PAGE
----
Yet, other U.S. leaders saw a U.S.-led revival of Venezuela’s dilapidated oil export sector as a sufficient inducement to persuade Maduro to undertake significant reforms insofar as expanding oil exports might improve the regime’s political popularity. In May 2022, U.S. officials licensed U.S. energy major Chevron and other U.S. companies to perform the upkeep of oil wells they own jointly with state-run oil giant Petroleos de Venezuela (PdVSA) – but not to export oil from Venezuela. U.S. officials offered to allow exportation if the regime took concrete steps to reform.
The new U.S policy appeared to start bearing fruit in November 2022 when the Maduro regime and the “Unitary Platform” opposition coalition led by Guaidó held meetings in Mexico City. On November 26, the two sides announced agreement to begin formal talks in December on the restoration of democratic institutions, the release of political prisoners, and the holding of a free and fair presidential election slated for 2024. They also announced the acceptance of a “Mesa Social” agreement under which $3 billion in Venezuelan assets held abroad will be used to address the dire humanitarian needs of the population. Once cleared for release by the countries where they are held – a potentially complicated and time-consuming process – the distribution of the assets is to be controlled by the United Nations and monitored by the Venezuelan opposition. A joint statement by the United States, the EU, Canada, and the United Kingdom welcomed the announcements. The political talks between the Venezuelan government and opposition were set to resume this month, but a date has yet to be confirmed. The head of the opposition delegation has stated that the next phase of talks would enter a challenging phase, including a discussion of human rights and political issues.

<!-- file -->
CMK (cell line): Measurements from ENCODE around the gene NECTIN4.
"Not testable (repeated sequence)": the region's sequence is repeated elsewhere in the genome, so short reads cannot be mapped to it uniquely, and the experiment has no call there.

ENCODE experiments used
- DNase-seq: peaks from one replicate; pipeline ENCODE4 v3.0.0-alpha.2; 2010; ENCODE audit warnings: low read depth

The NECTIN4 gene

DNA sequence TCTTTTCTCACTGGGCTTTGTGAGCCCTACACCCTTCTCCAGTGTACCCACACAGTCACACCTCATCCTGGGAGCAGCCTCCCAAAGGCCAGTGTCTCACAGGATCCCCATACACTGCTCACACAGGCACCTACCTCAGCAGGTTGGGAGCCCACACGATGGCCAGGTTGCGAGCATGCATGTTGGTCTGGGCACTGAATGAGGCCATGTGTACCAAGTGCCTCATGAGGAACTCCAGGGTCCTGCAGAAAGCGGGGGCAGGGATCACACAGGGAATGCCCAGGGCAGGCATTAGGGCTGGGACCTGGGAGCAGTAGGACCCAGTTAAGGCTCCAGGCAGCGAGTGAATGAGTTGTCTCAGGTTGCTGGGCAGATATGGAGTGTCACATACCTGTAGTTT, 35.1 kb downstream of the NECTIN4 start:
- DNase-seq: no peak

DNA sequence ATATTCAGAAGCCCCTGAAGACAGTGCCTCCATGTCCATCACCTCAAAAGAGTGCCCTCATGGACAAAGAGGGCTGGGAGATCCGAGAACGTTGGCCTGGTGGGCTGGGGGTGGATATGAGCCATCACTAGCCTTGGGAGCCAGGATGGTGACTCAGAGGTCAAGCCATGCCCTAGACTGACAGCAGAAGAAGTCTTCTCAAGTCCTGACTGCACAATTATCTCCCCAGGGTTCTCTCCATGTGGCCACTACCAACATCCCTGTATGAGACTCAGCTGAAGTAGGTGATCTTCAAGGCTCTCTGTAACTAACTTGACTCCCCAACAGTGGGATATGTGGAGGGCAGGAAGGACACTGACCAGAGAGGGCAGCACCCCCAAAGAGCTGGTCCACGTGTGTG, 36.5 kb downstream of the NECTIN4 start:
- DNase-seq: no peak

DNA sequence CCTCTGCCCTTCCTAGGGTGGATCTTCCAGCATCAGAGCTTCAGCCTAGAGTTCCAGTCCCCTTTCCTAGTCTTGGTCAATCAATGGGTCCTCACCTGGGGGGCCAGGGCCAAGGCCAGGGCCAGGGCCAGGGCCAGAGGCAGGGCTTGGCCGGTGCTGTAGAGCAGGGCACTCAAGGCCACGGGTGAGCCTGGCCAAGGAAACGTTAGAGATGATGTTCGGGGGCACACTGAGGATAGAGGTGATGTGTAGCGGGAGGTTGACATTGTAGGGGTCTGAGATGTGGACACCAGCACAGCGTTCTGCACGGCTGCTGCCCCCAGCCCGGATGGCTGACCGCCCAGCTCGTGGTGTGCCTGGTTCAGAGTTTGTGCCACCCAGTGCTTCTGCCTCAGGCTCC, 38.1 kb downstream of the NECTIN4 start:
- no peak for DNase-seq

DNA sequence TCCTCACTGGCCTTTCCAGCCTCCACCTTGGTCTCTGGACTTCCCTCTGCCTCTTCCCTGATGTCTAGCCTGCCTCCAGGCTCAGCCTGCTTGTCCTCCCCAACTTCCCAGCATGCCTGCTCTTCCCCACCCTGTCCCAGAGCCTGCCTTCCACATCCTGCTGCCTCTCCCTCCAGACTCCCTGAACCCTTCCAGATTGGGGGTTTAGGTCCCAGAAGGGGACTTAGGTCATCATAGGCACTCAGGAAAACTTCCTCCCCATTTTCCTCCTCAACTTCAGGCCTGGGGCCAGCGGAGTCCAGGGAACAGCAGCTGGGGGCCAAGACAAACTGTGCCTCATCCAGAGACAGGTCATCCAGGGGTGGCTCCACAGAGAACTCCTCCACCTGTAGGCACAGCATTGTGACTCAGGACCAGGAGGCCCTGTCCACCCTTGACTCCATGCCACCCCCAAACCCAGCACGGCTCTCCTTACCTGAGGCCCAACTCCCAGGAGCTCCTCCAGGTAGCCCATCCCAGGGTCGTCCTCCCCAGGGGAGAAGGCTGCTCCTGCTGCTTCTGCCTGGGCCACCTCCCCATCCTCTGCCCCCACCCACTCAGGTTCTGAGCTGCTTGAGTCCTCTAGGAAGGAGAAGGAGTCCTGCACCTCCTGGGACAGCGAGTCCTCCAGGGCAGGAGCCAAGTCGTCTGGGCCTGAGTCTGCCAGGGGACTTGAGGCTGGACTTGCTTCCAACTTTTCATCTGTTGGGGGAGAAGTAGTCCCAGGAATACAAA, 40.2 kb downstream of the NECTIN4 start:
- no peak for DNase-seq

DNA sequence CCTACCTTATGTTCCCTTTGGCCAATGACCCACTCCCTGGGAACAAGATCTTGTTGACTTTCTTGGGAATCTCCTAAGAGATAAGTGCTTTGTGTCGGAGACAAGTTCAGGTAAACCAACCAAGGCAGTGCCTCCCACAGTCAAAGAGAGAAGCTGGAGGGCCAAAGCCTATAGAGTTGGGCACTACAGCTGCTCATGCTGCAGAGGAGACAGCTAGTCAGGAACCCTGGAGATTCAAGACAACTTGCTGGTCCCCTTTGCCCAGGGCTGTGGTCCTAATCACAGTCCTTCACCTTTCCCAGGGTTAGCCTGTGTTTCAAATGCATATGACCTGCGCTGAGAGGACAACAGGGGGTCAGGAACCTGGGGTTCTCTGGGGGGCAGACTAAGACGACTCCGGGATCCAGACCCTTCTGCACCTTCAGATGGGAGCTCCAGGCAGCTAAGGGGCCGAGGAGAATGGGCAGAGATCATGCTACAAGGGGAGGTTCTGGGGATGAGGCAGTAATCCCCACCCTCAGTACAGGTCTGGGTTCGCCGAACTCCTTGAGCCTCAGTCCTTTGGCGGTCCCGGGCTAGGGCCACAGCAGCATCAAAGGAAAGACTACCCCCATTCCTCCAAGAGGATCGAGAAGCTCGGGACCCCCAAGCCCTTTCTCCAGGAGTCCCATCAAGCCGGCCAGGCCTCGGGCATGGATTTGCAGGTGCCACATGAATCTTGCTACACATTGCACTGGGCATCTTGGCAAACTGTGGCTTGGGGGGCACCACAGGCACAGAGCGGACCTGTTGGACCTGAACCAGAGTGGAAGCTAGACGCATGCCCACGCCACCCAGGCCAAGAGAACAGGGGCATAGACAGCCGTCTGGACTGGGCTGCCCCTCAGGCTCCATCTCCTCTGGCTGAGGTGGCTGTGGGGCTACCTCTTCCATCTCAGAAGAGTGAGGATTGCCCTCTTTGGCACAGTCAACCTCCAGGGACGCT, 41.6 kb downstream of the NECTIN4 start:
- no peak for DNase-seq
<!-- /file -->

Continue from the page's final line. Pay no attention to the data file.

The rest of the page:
The announcements in Mexico City sufficed for U.S. officials to proceed with the next stage of U.S. strategy. On November 27, the Treasury Department licensed Chevron Corporation to resume limited production and exportation of oil from Venezuela. The Treasury Department stated that: “This action reflects longstanding U.S. policy to provide targeted sanctions relief based on concrete steps that alleviate the suffering of the Venezuelan people and support the restoration of democracy.” Yet, many still question whether U.S. strategy will accomplish either substantive political reform or expansion of global oil supplies. Many experts assess that Maduro will likely pocket U.S. concessions while stalling any meaningful reforms or allowing free and fair elections that might result in his defeat. Global oil experts assess that Chevron will have difficulty quickly refurbishing its assets in Venezuela, which have suffered from years of neglect and mismanagement by Venezuelans appointed for loyalty rather than oil sector expertise. In late 2022, Venezuela is producing only about 700,000 barrels per day of crude oil – dramatically below its assessed maximum capacity of over 2 million barrels per day. Still, U.S. officials seem to assess that its policy will advance U.S. objectives more effectively than the maximum pressure strategy.